In this case, all my improvs sucked, so I finally decided to compose a variation. (It’s worth mentioning here that Evans does not wander very far from the melody at any point in his performance, either…) In doing so, I tried to add a bit of a classical feel in some of the phrasing. “Waltz For Debby” has harmonic movement that could easily have come from Bach, so this felt okay. I set to work on this, and, after a week or so of woodshedding with it, came up with the version you’ll hear here:
As I said, it’s much more sedate than the Evans version, it doesn’t really swing, but I still think that the beauty of the tune comes through. Now it was time to record it. When I do these videos, I usually just fire up the computer and play the tune several times, looking for the most musical rendering to post. If the tune is a very difficult one, I may stoop to an edit or two, but never more than two.
In the case of “Waltz For Debby”, I recorded about two dozen versions, some of which were edited, and four of which, in succession, were considered postable, and then not. When I have qualms, I play the video for my wife Jan. If she’s enthusiastic, I usually consider it done. If she says something diplomatic, like, “Wow! That sounds really hard!”, I know it sucks, and I go back to the drawing board. In this case, I was up against the physical difficulty of playing the piece in F, and I reached a point where I was ready to give up. I considered borrowing my neighbor’s Parker Fly solid body, and playing it on that, but I knew the neck was a bit too thin. Then I thought about how George Van Eps, the great harmonic jazz guitarist, used to tune his guitar a whole step below concert pitch because he wanted it to feel more like a nylon string classic guitar. I said, “What the hell…I’ll give it a try.” On the third or fourth try, I got a version which, while imperfect, was fairly musical and had no edits. So, while I’m playing out of the “F” positions, the tune is actually in Eb. That’s what you hear on the video above. In some ways, of all the videos I’ve ever posted, this one may be the least relaxed and “free-ed up”, but I hope that doesn’t communicate to the listener. It’s been an experiment and an experience!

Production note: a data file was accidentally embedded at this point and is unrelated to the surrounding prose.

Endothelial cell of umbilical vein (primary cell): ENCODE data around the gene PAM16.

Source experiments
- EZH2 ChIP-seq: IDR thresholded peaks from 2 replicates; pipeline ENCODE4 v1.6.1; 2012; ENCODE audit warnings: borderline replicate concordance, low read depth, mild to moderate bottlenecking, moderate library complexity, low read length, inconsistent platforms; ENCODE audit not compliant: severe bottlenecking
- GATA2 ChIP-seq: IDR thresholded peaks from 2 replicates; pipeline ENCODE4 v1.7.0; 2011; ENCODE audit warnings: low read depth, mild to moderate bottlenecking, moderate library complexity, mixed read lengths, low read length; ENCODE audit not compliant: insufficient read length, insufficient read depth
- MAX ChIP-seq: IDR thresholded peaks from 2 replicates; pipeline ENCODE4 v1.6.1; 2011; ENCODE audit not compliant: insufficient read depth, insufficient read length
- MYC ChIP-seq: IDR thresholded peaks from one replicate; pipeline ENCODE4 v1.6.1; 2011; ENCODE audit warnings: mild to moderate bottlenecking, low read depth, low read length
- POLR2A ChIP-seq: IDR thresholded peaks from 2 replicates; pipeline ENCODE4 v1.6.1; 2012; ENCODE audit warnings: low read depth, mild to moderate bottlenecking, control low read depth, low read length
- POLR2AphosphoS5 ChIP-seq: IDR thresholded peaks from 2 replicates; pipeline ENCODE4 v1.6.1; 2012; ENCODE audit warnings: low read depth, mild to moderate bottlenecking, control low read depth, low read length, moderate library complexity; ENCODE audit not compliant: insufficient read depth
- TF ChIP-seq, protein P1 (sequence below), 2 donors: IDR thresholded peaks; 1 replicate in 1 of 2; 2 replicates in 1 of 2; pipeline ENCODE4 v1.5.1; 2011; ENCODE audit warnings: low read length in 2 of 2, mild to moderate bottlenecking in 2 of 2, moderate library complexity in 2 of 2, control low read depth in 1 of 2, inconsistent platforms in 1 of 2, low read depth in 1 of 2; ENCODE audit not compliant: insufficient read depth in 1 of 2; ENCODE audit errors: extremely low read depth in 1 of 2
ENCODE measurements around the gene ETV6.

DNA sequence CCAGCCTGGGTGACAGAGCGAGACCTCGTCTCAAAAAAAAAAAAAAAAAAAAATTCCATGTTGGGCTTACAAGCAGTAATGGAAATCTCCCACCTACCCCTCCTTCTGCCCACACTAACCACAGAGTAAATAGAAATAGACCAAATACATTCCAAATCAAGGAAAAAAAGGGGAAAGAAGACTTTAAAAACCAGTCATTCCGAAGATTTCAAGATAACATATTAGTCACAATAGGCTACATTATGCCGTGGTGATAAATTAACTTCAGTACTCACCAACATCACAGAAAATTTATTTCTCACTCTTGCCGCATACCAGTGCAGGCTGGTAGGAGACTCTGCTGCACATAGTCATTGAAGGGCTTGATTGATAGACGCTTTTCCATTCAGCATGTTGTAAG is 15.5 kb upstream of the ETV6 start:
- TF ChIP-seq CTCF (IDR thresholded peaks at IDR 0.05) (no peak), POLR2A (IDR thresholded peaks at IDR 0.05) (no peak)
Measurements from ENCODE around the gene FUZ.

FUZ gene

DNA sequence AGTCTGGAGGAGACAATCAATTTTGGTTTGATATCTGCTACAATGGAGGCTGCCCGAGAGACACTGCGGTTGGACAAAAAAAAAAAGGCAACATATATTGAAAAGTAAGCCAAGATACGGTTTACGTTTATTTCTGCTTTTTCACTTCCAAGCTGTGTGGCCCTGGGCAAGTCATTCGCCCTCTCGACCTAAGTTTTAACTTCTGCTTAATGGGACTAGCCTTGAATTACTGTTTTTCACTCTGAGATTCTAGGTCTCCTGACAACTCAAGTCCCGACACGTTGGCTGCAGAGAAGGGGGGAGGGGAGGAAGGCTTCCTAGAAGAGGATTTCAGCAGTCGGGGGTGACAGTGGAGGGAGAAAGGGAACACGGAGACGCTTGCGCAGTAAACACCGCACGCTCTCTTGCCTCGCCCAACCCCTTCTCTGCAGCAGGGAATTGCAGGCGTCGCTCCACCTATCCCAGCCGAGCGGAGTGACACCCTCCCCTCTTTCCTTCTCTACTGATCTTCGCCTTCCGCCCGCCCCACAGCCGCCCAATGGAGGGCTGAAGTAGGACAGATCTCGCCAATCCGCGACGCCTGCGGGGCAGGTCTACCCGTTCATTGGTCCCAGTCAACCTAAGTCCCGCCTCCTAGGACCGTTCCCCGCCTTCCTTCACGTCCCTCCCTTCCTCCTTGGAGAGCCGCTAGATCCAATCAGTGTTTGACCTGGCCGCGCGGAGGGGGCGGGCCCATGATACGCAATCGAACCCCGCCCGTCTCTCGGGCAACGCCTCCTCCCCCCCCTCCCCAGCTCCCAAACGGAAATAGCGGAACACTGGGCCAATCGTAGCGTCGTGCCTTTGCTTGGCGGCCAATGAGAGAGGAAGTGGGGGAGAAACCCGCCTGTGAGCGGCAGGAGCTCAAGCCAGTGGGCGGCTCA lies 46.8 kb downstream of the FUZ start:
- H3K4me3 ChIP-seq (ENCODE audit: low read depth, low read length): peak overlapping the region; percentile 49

So, in this guitar pre-school lesson, we take the chords and strums we’ve practiced and put them in a song: One of the great anthems of my generation, “Blowin’ In The Wind” by Bob Dylan. Here’s the lesson, and look farther down the page for my video of the song.